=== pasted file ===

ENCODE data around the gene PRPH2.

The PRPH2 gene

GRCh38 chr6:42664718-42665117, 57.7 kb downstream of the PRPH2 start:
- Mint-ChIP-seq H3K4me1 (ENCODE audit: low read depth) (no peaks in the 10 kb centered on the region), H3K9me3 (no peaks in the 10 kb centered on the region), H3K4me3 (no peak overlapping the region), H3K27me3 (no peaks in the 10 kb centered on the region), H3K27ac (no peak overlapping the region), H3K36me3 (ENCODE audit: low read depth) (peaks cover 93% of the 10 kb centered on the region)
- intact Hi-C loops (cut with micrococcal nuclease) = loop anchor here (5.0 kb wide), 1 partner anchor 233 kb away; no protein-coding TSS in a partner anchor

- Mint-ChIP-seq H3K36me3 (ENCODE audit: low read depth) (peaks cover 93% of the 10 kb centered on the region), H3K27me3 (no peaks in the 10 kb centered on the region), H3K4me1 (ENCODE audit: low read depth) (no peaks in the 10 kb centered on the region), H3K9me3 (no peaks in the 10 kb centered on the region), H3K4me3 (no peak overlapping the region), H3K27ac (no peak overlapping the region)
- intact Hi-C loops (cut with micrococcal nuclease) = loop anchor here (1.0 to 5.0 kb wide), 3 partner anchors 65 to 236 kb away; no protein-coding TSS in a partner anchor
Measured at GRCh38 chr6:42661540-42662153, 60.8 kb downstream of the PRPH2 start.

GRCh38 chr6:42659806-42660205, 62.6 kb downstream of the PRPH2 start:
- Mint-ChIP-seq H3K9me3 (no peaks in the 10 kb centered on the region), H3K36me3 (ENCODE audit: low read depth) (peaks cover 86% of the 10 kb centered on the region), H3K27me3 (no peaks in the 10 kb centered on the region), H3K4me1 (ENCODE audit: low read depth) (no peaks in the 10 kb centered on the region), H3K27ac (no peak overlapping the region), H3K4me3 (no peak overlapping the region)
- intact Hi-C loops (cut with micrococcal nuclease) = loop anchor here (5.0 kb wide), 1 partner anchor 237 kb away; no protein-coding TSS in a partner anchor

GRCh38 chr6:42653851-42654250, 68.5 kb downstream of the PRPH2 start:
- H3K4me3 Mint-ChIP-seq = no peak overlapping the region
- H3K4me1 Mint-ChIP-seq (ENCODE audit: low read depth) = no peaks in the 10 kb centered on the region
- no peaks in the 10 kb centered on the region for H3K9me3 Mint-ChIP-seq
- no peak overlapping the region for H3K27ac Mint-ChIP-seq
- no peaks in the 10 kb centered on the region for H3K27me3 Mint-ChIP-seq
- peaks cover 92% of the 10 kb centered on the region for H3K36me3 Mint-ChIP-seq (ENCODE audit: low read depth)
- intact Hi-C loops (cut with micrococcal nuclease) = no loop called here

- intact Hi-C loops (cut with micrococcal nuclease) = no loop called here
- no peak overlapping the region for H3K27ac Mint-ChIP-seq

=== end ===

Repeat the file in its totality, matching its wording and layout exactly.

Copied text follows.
ENCODE data around the gene PRPH2.

The PRPH2 gene

GRCh38 chr6:42664718-42665117, 57.7 kb downstream of the PRPH2 start:
- Mint-ChIP-seq H3K4me1 (ENCODE audit: low read depth) (no peaks in the 10 kb centered on the region), H3K9me3 (no peaks in the 10 kb centered on the region), H3K4me3 (no peak overlapping the region), H3K27me3 (no peaks in the 10 kb centered on the region), H3K27ac (no peak overlapping the region), H3K36me3 (ENCODE audit: low read depth) (peaks cover 93% of the 10 kb centered on the region)
- intact Hi-C loops (cut with micrococcal nuclease) = loop anchor here (5.0 kb wide), 1 partner anchor 233 kb away; no protein-coding TSS in a partner anchor

- Mint-ChIP-seq H3K36me3 (ENCODE audit: low read depth) (peaks cover 93% of the 10 kb centered on the region), H3K27me3 (no peaks in the 10 kb centered on the region), H3K4me1 (ENCODE audit: low read depth) (no peaks in the 10 kb centered on the region), H3K9me3 (no peaks in the 10 kb centered on the region), H3K4me3 (no peak overlapping the region), H3K27ac (no peak overlapping the region)
- intact Hi-C loops (cut with micrococcal nuclease) = loop anchor here (1.0 to 5.0 kb wide), 3 partner anchors 65 to 236 kb away; no protein-coding TSS in a partner anchor
Measured at GRCh38 chr6:42661540-42662153, 60.8 kb downstream of the PRPH2 start.

GRCh38 chr6:42659806-42660205, 62.6 kb downstream of the PRPH2 start:
- Mint-ChIP-seq H3K9me3 (no peaks in the 10 kb centered on the region), H3K36me3 (ENCODE audit: low read depth) (peaks cover 86% of the 10 kb centered on the region), H3K27me3 (no peaks in the 10 kb centered on the region), H3K4me1 (ENCODE audit: low read depth) (no peaks in the 10 kb centered on the region), H3K27ac (no peak overlapping the region), H3K4me3 (no peak overlapping the region)
- intact Hi-C loops (cut with micrococcal nuclease) = loop anchor here (5.0 kb wide), 1 partner anchor 237 kb away; no protein-coding TSS in a partner anchor

GRCh38 chr6:42653851-42654250, 68.5 kb downstream of the PRPH2 start:
- H3K4me3 Mint-ChIP-seq = no peak overlapping the region
- H3K4me1 Mint-ChIP-seq (ENCODE audit: low read depth) = no peaks in the 10 kb centered on the region
- no peaks in the 10 kb centered on the region for H3K9me3 Mint-ChIP-seq
- no peak overlapping the region for H3K27ac Mint-ChIP-seq
- no peaks in the 10 kb centered on the region for H3K27me3 Mint-ChIP-seq
- peaks cover 92% of the 10 kb centered on the region for H3K36me3 Mint-ChIP-seq (ENCODE audit: low read depth)
- intact Hi-C loops (cut with micrococcal nuclease) = no loop called here

- intact Hi-C loops (cut with micrococcal nuclease) = no loop called here
- no peak overlapping the region for H3K27ac Mint-ChIP-seq